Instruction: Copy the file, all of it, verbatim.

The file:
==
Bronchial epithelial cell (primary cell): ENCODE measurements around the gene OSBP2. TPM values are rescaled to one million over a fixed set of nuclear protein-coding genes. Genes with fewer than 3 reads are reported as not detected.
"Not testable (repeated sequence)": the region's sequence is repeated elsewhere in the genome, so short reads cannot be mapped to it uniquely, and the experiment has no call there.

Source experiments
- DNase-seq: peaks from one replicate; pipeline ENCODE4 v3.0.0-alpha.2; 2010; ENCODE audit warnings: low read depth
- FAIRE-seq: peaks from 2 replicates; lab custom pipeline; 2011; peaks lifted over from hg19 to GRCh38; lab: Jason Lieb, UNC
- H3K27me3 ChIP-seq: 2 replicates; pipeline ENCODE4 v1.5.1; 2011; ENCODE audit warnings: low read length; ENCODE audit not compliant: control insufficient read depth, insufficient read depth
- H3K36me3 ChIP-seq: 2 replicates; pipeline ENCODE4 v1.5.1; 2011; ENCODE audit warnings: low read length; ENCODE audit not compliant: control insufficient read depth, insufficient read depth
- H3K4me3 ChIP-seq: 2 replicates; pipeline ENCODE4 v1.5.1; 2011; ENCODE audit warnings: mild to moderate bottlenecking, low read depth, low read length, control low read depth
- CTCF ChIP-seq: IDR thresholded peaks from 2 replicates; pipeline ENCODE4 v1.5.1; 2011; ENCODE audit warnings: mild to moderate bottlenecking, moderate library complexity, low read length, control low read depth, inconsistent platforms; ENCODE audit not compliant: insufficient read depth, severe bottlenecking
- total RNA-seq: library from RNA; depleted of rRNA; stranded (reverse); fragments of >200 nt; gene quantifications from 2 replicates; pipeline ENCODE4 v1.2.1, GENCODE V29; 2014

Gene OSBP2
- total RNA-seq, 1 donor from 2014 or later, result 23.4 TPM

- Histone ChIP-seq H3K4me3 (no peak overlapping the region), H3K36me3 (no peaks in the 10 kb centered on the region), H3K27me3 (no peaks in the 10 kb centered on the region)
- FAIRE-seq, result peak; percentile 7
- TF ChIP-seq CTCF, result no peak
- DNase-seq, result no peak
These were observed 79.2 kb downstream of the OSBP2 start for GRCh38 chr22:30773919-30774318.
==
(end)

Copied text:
Bronchial epithelial cell (primary cell): ENCODE measurements around the gene OSBP2. TPM values are rescaled to one million over a fixed set of nuclear protein-coding genes. Genes with fewer than 3 reads are reported as not detected.
"Not testable (repeated sequence)": the region's sequence is repeated elsewhere in the genome, so short reads cannot be mapped to it uniquely, and the experiment has no call there.

Source experiments
- DNase-seq: peaks from one replicate; pipeline ENCODE4 v3.0.0-alpha.2; 2010; ENCODE audit warnings: low read depth
- FAIRE-seq: peaks from 2 replicates; lab custom pipeline; 2011; peaks lifted over from hg19 to GRCh38; lab: Jason Lieb, UNC
- H3K27me3 ChIP-seq: 2 replicates; pipeline ENCODE4 v1.5.1; 2011; ENCODE audit warnings: low read length; ENCODE audit not compliant: control insufficient read depth, insufficient read depth
- H3K36me3 ChIP-seq: 2 replicates; pipeline ENCODE4 v1.5.1; 2011; ENCODE audit warnings: low read length; ENCODE audit not compliant: control insufficient read depth, insufficient read depth
- H3K4me3 ChIP-seq: 2 replicates; pipeline ENCODE4 v1.5.1; 2011; ENCODE audit warnings: mild to moderate bottlenecking, low read depth, low read length, control low read depth
- CTCF ChIP-seq: IDR thresholded peaks from 2 replicates; pipeline ENCODE4 v1.5.1; 2011; ENCODE audit warnings: mild to moderate bottlenecking, moderate library complexity, low read length, control low read depth, inconsistent platforms; ENCODE audit not compliant: insufficient read depth, severe bottlenecking
- total RNA-seq: library from RNA; depleted of rRNA; stranded (reverse); fragments of >200 nt; gene quantifications from 2 replicates; pipeline ENCODE4 v1.2.1, GENCODE V29; 2014

Gene OSBP2
- total RNA-seq, 1 donor from 2014 or later, result 23.4 TPM

- Histone ChIP-seq H3K4me3 (no peak overlapping the region), H3K36me3 (no peaks in the 10 kb centered on the region), H3K27me3 (no peaks in the 10 kb centered on the region)
- FAIRE-seq, result peak; percentile 7
- TF ChIP-seq CTCF, result no peak
- DNase-seq, result no peak
These were observed 79.2 kb downstream of the OSBP2 start for GRCh38 chr22:30773919-30774318.